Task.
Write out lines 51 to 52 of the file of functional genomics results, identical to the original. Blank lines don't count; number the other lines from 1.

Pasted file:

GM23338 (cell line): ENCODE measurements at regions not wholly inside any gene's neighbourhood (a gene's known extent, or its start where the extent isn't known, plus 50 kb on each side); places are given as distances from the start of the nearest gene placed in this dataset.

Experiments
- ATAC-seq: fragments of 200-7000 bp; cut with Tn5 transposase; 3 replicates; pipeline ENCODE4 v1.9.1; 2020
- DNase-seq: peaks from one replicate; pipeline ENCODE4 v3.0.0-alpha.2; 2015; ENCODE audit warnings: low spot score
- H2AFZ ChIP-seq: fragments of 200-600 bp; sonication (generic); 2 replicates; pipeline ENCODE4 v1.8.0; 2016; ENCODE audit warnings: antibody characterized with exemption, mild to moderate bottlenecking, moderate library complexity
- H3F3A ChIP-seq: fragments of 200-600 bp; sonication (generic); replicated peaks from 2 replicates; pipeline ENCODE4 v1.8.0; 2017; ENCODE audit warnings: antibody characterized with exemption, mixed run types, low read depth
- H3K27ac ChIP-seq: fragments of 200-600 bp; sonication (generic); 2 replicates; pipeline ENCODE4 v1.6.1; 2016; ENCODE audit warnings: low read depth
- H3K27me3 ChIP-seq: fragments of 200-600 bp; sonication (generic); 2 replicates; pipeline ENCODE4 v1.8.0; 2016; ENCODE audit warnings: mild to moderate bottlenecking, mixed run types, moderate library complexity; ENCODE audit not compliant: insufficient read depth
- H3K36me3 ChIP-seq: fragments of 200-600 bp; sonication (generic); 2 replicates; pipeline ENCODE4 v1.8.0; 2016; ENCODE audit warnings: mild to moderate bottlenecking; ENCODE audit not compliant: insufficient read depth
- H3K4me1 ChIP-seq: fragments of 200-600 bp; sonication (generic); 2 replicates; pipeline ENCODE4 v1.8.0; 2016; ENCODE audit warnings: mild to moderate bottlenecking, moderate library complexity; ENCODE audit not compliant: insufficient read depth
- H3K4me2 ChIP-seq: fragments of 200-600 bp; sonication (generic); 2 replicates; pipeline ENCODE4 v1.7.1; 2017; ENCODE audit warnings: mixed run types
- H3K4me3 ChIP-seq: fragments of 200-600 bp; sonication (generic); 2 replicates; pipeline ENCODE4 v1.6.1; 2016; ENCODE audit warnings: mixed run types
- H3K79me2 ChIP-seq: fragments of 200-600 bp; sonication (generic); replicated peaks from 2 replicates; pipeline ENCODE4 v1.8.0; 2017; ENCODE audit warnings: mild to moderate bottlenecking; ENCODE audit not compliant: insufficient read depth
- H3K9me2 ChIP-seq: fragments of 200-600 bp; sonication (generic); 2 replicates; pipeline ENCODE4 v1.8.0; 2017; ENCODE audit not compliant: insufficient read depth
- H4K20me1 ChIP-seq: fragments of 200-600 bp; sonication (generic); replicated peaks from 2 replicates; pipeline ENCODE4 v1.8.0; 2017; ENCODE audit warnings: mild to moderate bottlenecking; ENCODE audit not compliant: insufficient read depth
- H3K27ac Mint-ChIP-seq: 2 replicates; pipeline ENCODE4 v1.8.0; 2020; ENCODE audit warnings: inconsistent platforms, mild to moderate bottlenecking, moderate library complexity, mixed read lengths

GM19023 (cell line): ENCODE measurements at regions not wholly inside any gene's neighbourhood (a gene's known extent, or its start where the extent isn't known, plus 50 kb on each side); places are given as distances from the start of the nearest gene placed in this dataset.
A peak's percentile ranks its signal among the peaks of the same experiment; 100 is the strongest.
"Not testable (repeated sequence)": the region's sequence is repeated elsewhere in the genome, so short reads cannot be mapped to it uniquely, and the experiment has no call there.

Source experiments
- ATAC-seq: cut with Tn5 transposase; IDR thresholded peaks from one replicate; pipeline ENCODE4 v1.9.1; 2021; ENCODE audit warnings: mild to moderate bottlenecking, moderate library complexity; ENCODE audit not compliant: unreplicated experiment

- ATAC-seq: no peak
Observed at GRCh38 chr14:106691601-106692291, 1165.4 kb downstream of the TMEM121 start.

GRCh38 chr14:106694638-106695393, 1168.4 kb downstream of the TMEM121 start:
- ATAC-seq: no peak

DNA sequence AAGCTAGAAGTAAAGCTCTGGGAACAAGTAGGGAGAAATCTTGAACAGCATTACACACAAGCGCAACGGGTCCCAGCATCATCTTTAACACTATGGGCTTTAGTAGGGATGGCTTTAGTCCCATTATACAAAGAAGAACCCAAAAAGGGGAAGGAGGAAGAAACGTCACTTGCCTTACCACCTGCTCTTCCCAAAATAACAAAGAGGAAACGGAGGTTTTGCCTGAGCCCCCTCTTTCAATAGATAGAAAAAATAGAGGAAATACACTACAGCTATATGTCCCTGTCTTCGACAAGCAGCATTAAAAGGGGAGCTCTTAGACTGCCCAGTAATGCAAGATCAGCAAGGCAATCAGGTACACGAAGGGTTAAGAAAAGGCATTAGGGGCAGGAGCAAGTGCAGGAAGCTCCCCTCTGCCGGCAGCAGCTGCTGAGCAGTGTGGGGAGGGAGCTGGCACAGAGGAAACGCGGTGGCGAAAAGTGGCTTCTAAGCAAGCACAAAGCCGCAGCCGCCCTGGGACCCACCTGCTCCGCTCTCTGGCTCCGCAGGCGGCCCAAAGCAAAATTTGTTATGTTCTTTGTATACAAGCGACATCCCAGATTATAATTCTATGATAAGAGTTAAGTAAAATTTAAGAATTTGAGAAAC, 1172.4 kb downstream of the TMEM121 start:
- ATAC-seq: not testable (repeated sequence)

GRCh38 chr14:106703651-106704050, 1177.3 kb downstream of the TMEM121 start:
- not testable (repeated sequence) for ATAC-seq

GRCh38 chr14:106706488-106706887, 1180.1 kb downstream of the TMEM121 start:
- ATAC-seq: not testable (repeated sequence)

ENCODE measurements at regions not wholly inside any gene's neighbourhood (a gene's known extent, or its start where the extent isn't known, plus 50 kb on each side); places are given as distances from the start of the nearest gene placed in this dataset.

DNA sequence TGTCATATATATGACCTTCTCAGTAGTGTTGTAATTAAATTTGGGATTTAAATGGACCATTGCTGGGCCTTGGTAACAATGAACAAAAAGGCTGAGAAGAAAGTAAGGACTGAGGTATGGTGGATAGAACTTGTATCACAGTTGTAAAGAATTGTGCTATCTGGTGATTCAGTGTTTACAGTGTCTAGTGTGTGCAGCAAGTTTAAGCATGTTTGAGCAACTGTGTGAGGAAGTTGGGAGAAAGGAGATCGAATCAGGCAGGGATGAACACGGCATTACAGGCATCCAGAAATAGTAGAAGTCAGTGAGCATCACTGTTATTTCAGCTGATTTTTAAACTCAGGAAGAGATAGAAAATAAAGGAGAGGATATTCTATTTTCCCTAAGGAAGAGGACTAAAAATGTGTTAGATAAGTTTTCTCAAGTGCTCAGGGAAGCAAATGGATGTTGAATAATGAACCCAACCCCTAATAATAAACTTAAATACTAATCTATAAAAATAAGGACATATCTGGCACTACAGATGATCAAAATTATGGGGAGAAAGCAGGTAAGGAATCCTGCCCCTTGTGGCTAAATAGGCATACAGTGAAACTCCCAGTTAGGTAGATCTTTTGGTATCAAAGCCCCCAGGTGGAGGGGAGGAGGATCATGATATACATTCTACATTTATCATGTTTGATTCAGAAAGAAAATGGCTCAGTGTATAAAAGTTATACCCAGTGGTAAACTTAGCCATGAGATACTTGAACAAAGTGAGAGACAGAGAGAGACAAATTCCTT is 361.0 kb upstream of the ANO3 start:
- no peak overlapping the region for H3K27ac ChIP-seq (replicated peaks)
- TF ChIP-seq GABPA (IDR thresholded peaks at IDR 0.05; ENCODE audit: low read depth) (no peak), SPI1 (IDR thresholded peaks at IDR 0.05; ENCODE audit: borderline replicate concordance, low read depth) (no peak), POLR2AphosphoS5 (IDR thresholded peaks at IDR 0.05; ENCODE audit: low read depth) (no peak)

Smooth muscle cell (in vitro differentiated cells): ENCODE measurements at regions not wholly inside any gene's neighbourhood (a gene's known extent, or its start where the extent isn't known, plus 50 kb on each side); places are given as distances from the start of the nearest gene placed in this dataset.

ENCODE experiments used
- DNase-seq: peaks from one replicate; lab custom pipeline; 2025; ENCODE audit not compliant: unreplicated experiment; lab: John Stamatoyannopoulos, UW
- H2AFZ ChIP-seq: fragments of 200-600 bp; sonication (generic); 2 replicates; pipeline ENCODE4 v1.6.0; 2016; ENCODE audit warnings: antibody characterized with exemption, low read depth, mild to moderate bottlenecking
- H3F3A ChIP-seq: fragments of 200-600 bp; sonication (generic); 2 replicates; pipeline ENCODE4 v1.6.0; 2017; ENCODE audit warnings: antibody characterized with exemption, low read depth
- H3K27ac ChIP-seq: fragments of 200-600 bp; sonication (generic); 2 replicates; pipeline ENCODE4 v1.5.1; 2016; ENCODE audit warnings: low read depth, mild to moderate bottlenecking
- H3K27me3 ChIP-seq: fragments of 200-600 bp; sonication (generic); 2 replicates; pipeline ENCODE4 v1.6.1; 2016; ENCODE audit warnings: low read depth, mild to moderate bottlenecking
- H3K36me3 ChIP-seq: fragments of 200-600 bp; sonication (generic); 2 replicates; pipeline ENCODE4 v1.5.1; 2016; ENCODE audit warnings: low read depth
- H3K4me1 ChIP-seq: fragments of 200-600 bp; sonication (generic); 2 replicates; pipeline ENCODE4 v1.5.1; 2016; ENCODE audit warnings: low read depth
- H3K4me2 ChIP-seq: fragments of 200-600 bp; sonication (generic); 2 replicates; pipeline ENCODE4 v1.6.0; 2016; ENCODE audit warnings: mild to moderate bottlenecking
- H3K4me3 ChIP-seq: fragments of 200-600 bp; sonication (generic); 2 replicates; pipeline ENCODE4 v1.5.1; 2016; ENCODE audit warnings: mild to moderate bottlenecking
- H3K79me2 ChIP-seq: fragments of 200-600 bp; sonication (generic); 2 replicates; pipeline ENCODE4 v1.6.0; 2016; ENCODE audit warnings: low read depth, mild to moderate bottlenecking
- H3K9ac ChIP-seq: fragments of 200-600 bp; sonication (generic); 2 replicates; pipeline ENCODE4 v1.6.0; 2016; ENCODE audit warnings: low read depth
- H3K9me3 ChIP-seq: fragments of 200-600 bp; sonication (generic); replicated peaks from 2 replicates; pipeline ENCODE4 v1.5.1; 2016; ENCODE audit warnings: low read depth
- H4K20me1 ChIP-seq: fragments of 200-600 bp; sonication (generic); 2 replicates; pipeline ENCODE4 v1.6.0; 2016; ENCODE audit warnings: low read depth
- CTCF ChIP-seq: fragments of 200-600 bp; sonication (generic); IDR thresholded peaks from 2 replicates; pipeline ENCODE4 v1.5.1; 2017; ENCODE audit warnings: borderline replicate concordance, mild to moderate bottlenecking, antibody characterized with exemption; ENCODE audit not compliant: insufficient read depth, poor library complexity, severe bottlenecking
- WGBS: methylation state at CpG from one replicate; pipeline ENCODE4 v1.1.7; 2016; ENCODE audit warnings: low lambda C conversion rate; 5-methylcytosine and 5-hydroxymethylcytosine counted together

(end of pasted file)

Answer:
- CTCF ChIP-seq: fragments of 200-600 bp; sonication (generic); IDR thresholded peaks from 2 replicates; pipeline ENCODE4 v1.5.1; 2017; ENCODE audit warnings: borderline replicate concordance, mild to moderate bottlenecking, antibody characterized with exemption; ENCODE audit not compliant: insufficient read depth, poor library complexity, severe bottlenecking
- WGBS: methylation state at CpG from one replicate; pipeline ENCODE4 v1.1.7; 2016; ENCODE audit warnings: low lambda C conversion rate; 5-methylcytosine and 5-hydroxymethylcytosine counted together